ant to Senator Roberts; Arch Galloway, assistant to Senator Ses- 
sions; Lindsey R. Neas, assistant to Senator Talent; Clyde A. Tay- 
lor rV, assistant to Senator Chambliss; Meredith Moseley, assistant 
to Senator Graham; Russell J. Thomasson, assistant to Senator 
Cornyn; Sharon L. Waxman and Mieke Y. Eoyang, assistants to 
Senator Kennedy; Elizabeth King, assistant to Senator Reed; 
Davelyn Noelani Kalipi, assistant to Senator Akaka; William K. 
Sutey, assistant to Senator Bill Nelson; Eric Pierce, assistant to 
Senator E. Benjamin Nelson; Mark Phillip Jones, assistant to Sen- 
ator Dayton; Andrew Shapiro, assistant to Senator Clinton; and 
Terri Glaze, assistant to Senator Pryor. 

(1) 



OPENING STATEMENT OF SENATOR JOHN WARNER, 
CHAIRMAN 

Chairman Warner. The committee meets today to receive the 
testimony from Charles A. Duelfer, the Special Advisor to the Di- 
rector of Central Intelligence (DCI) on Iraq's Weapons of Mass De- 
struction (WMD), concerning his report on efforts to determine the 
status of WMD and related programs in Iraq. Mr. Duelfer is joined 
by Brigadier General Joseph P. McMenamin, United States Marine 
Corps, Military Commander of the Iraqi Survey Group (ISG). 

This is the sixth time the committee has received testimony from 
the top leaders of the ISG. Our committee views the work of this 
group as a very important part of our overall policy, objectives, and 
aims in Iraq. 

We welcome both. We thank you for your service under difficult 
and often personally dangerous conditions. When Senator Stevens, 
Senator Rollings, and I met with Mr. Duelfer and the ISG in Bagh- 
dad this past March, we witnessed first-hand the damaged vehicles 
that you utilize in the daily operation of your work and the con- 
sequent hazards that you face, not only yourself but all of your 
team. America, indeed the world, is indebted to you for this risky 
operation that you have performed and are continuing, General, to 
perform. 

The mission of the ISG has been to search for all facts — and I 
repeat, all facts — relevant to the many issues involving Iraqi WMD 
and related programs, their status in the past and today, and what 
they might have been in the future. This very complex, difficult 
mission will continue until all possible leads are exhausted. Pa- 
tience will continue to be required to ensure that this mission is 
completed with a thorough assessment of all facts. 

I think we should step back a minute in history and remember 
that the issue of Iraq's possession and use of WMD has a long his-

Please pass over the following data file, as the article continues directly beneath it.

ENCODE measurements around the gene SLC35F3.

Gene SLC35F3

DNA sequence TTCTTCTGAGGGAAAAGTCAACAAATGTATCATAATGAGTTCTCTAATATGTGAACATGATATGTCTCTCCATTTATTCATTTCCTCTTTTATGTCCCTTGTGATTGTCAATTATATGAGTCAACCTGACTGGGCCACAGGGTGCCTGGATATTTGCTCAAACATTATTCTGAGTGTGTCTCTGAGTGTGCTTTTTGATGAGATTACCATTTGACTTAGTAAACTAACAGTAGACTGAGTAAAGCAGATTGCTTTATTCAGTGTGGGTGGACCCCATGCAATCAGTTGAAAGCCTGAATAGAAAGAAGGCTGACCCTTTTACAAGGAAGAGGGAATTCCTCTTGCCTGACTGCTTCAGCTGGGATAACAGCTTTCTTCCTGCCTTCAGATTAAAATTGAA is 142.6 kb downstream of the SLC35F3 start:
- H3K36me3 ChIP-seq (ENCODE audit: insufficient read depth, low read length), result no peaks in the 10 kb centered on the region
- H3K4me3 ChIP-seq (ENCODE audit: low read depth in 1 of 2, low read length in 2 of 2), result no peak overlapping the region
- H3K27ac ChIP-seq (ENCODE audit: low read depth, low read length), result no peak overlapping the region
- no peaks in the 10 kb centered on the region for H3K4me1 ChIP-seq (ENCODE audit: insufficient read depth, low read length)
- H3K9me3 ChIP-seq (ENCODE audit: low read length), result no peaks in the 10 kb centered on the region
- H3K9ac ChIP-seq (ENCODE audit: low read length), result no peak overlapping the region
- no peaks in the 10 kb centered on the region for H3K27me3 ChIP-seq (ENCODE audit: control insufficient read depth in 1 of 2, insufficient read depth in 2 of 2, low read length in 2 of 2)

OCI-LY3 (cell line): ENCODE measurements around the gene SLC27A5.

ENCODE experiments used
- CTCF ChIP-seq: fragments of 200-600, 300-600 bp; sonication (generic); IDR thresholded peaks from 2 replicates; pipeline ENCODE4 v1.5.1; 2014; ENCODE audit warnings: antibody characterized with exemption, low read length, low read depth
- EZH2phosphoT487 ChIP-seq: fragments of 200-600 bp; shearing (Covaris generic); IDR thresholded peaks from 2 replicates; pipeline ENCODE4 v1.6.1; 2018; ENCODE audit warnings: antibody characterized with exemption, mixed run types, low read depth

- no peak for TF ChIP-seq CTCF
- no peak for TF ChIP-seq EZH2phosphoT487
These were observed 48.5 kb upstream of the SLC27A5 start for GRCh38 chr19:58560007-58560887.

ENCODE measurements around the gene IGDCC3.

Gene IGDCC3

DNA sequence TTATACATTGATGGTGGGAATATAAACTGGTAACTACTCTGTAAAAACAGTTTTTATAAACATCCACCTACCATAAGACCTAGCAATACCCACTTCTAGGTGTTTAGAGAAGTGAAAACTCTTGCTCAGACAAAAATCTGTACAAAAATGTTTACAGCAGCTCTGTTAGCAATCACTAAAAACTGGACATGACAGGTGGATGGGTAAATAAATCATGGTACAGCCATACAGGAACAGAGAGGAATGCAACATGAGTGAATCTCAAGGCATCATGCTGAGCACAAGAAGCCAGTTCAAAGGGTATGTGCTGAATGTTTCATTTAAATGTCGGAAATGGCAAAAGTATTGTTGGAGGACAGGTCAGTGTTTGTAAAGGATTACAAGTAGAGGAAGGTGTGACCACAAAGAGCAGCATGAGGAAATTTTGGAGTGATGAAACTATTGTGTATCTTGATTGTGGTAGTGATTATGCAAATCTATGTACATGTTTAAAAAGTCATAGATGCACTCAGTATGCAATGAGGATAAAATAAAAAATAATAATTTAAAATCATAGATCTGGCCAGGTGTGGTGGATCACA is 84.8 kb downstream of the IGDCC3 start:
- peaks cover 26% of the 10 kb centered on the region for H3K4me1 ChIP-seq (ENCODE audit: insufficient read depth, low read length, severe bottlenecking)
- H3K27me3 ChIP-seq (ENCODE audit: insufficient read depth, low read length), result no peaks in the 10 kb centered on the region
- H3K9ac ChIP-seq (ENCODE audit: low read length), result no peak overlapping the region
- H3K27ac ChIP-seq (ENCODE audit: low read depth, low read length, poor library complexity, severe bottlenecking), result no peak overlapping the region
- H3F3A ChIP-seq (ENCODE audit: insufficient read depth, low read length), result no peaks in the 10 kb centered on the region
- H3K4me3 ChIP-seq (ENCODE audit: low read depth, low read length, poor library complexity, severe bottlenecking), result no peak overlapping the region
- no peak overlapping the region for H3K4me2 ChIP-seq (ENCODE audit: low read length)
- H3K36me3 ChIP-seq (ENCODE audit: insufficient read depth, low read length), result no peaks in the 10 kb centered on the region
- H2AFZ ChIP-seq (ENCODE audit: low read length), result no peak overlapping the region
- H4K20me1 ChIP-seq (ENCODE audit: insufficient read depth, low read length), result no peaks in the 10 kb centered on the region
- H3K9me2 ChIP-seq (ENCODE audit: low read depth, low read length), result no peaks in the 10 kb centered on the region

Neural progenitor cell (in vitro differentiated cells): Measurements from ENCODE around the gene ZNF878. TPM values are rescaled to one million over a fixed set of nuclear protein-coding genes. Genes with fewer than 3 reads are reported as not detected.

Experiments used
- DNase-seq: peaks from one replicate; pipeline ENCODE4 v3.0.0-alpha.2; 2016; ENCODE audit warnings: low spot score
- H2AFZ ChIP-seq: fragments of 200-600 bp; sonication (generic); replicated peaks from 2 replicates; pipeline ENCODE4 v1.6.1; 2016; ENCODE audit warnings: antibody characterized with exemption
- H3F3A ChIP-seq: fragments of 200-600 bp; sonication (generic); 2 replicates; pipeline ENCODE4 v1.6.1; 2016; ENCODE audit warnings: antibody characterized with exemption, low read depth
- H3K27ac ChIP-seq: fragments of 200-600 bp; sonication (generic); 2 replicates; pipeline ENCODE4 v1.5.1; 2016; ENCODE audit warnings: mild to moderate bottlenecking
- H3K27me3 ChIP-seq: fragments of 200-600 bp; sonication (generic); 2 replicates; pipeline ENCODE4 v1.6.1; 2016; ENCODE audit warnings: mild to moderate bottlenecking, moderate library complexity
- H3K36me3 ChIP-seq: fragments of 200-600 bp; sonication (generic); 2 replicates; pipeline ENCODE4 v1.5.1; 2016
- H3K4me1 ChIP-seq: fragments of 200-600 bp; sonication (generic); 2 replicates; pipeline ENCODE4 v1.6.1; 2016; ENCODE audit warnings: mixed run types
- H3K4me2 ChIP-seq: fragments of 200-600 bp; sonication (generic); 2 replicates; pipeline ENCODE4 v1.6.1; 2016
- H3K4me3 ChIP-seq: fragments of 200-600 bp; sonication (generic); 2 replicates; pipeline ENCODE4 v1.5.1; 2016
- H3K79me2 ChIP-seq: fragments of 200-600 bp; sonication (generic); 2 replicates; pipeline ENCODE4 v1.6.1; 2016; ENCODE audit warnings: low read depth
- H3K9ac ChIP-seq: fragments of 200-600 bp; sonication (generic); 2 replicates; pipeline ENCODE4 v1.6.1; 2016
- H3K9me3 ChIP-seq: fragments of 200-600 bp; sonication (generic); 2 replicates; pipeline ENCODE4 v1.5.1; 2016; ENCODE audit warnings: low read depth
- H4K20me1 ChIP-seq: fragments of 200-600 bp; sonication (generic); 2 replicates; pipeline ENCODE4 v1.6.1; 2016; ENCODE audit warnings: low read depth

tory. Iraq used chemical weapons against Iran during the Iran-Iraq 
War and against their own people, the Kurds. 

In 1991, following the first Gulf War, the United Nations (U.N.) 
Security Council adopted Resolution 687, which stated "Iraq shall 
unconditionally accept the destruction, removal, or rendering harm- 
less under international supervision all chemical and biological 
weapons and stocks of agents and related subsystems and compo- 
nents and all research, development, support, and manufacturing 
facilities related thereto, all ballistic missiles with a range greater 
than 150 kilometers and related major parts and repair and pro- 
duction facilities." 

This was a clear statement of policy by the world community con- 
firming the existence of such weapons and programs. 

What followed was 12 years of Iraqi obstruction and 12 of the 17 
additional U.N. Security Council resolutions demanding Iraq com- 
pliance with its 1991 obligations to destroy its WMD and capabili- 
ties. In other words, the U.N. had to repeatedly try to enforce the 
purposes of Resolution 687 with subsequent resolutions. There was 
no doubt about Iraq's capabilities and intentions in this area in 
that period. 

Now, in November 2002 U.N. Security Council Resolution 1441 
recognized — I underline the word "recognized" — and I quote it, "the 
threat Iraq's noncompliance with Council resolutions and prolifera- 



tion of weapons of mass destruction and long-range missiles poses 
to international peace and security." 

Continuing, it said: "The fact that Iraq has not provided an accu- 
rate, full, final, and complete disclosure, as required by Resolution 
687 of all aspects of its programs to develop weapons of mass de- 
struction and ballistic missiles." 

We are still to this day seeking a full, final, and complete disclo- 
sure of all the facts on this issue, and I compliment both of you for